(20) TREK MEDICINE TODAY. The Arthur C. Clarke Center for Human Imagination hosts “Star Trek, the Qualcomm Tricorder XPRIZE & the Future of Medicine” on June 2, with Qualcomm XPRIZE Tricorder Prize winner Basil Harris, Robert Picardo (actor, Emergency Medical Hologram, Star Trek: Voyager), and Dr. Rusty Kallenberg, Chairman of Family Medicine and Director of the UCSD XPRIZE Test Program.

June 2, 2018
Liebow Auditorium
UC San Diego

Artificial intelligence is already impacting healthcare is numerous ways. Are we far from the future portrayed in Star Trek: Voyager, of an AI holographic doctor with encyclopedic medical knowledge? What are the pathways that will yield the most profound results for AI in medicine? And what are the ethical and regulatory issues we need to consider as we develop these technologies?

Hosted by Erik Viirre, associate director of the Arthur C. Clarke Center for Human Imagination and Medical Director of the Qualcomm Tricorder XPRIZE, The Future of Medicine is an exploration of these questions and more, as they impact the UC San Diego innovation ecosystem and beyond. Our master of ceremonies is Robert Picardo, actor and star of Star Trek: Voyager, where he left a cultural impact as the face of AI medicine as the Emergency Medical Hologram, known as “The Doctor.” Basil Harris, founder of Basil Leaf Technologies and winner of the Qualcomm Tricorder XPRIZE to develop a real-world Tricorder-like medical device, will share his experience developing DextER, an autonomous medical diagnostic device, and the future of this pathway for innovation. And leaders from UC San Diego will join a panel on artificial agents in medical technology development.

[Thanks to Mike Kennedy, Standback, John King Tarpinian, JJ, Martin Morse Wooster, Cat Eldridge, Carl Slaughter, Andrew Porter, Lise Andreasen, Chip Hitchcock, and rcade for some of these stories. Title credit goes to File 770 contributing editor of the day Daniel Dern.]

319 thoughts on “Pixel Scroll 5/16/18 Ringworlds For Sale or Rent, Moons To Let Fifty Cents

  1. Congratulation to Cora!

    About the Ideas of Williamson and Ringo: Actions have consequenses. A con that lets costumers go because they tell them they don’t like who they invite, will get the consequences. (And hell, there are potentiall worst cases than Ringo or Larry, lets imagine a Mediacon inviting Weinstein for example)
    John Ringo no: I may he felt sorry for you after you were uninvited, your response made that difficult, whishing Gamergate on people makes it very difficult to feel sorry here, but good ridance is now the reaction.

  2. As a general observation, it does benefit everyone when a con committee does think through the implications of their actions with regards to guests etc.

    Some years ago now, an upcoming convention was being organised with an excess of enthusiasm over experience and a lack of internal co-ordination. When the programme was finally published, very shortly before the event, I was one of around half a dozen authors who discovered none of us were on it, despite having been explicitly invited to participate at the outset. This was very much at odds with the assorted emails we’d all had in the previous months, seeking our advice and asking for help which had been freely given.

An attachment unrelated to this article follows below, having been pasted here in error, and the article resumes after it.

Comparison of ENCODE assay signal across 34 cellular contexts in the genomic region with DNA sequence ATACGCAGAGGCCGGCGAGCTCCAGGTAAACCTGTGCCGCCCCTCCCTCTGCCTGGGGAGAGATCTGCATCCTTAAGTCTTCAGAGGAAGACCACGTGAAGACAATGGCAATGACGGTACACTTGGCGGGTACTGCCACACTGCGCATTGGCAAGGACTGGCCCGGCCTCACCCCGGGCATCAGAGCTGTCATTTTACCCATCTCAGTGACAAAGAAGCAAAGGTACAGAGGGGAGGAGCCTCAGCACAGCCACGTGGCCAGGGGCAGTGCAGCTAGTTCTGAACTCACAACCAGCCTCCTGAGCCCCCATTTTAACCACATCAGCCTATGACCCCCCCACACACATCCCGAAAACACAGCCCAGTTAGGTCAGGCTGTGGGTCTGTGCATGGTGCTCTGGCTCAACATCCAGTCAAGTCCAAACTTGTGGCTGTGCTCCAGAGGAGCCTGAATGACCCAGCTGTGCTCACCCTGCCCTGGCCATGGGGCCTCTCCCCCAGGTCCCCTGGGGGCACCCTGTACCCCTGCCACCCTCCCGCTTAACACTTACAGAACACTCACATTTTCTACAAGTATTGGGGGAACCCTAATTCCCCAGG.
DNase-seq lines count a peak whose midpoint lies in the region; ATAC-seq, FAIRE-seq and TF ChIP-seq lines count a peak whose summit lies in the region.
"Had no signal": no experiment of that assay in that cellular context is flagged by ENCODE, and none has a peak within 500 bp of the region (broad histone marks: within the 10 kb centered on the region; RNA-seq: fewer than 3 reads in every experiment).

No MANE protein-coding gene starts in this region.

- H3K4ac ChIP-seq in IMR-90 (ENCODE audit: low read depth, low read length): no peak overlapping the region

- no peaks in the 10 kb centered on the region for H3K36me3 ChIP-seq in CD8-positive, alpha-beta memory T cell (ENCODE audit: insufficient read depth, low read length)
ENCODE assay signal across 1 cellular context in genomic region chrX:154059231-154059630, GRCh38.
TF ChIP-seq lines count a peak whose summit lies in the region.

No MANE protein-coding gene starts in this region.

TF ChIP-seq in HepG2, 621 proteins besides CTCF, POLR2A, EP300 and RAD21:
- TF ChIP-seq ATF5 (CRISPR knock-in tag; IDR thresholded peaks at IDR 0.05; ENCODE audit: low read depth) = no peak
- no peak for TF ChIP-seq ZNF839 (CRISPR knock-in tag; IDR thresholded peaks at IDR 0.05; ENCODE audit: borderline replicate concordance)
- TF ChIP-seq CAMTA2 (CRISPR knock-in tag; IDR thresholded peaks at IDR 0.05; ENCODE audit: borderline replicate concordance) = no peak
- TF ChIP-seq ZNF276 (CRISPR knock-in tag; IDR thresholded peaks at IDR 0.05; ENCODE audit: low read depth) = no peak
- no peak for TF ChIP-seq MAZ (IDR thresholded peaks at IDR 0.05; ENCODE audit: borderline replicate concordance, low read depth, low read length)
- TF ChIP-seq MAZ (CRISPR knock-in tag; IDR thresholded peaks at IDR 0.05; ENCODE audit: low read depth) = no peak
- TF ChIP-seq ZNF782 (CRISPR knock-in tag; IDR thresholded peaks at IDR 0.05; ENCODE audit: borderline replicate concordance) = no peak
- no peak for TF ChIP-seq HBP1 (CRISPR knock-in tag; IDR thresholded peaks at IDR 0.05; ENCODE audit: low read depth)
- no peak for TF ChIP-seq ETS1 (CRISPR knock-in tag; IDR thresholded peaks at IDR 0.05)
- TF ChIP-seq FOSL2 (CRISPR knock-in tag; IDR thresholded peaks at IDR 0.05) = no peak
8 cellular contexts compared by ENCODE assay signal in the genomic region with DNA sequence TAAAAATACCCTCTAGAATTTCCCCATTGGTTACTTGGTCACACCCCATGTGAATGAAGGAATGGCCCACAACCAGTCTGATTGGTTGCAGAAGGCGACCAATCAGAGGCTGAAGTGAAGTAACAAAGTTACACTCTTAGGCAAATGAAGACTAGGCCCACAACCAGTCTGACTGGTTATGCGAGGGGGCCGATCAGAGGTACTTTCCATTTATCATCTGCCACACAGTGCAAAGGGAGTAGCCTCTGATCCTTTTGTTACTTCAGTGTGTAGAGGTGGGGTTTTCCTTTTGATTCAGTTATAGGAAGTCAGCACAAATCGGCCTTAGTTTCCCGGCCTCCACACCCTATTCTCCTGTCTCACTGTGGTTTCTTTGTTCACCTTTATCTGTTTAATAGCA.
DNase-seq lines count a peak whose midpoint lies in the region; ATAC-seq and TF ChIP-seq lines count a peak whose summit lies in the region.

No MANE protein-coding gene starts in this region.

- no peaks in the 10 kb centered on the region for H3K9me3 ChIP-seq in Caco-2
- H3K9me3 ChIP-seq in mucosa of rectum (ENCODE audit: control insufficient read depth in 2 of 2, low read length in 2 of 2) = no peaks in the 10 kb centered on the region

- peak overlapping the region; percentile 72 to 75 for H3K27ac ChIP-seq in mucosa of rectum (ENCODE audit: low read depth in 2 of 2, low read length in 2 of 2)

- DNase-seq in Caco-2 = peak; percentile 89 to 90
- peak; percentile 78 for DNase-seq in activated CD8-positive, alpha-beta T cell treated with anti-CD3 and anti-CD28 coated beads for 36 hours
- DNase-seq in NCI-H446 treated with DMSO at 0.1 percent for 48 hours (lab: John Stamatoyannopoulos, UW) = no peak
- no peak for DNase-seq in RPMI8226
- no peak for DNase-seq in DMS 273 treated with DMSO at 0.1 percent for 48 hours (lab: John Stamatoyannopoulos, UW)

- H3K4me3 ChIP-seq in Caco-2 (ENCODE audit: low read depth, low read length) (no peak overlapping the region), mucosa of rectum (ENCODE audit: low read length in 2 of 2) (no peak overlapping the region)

To be clear there was no question of ‘disinviting’. As far as we could tell, far more authors had been contacted than the programme could accommodate and basically we were the ones left without a chair when the music stopped.

    However – things arising from this –

    No one on the Committee had the guts/grace to tell us before the programme was published – and an apology would have been nice. So those who’d listed the convention as an upcoming appearance were left to explain to their own fans eagerly asking what panels they’d be on that no, actually…

    At least two of us had turned down other professional day-job/writerly invitations because we had this prior committment.

    This was school holiday season and at least two of us had arranged family vacations around this prior committment at some inconvenience to spouses who had to book time off work around colleagues etc.

    None of these issues had occured to the Con Committee. You may be very certain that I took note of those who realised we had good reason to be irritated and offered genuine apologies, and those who tried to bluster and excuse themselves and insinuated we were making unnecessary fuss.

  3. 4) Congrats Cora!
    16) But no Castro as a pitcher? (Yes, I know it has been done, but still…)

  4. If a potential guest where to present me with a one-sided bad faith contract I would, politely and professionally, tell them to stick into their ear.

    That is a lie.

    It wouldn’t be their ear.

  5. My God! That’s Pixel Scroll Pie!….
    ………..It’s good though.

    One for the Utah Phillips fans

  6. And somethink to smile, our Newspaper looked at the Deadpoolmovie.
    The called Cable a supervillain in that one. Whitout seeing the movie, I very much doubt that is the role for him here.

  7. What is the sound of one pixel scrolling?

    [Congrats Cora!]
    [Feel better, Meredith.]

  8. Ringo is now suggesting on Facebook, “The best way to hit them is to bring in the GamerGate contingent and get manufacturers to stop attending their shows.”

    I’m glad Ringo said this in a public space, because from this point forward, he will be associated with every incident of GamerGater harassment or disruption at every convention. No matter the origin of the incident, the question will be asked: “Did John Ringo incite this?”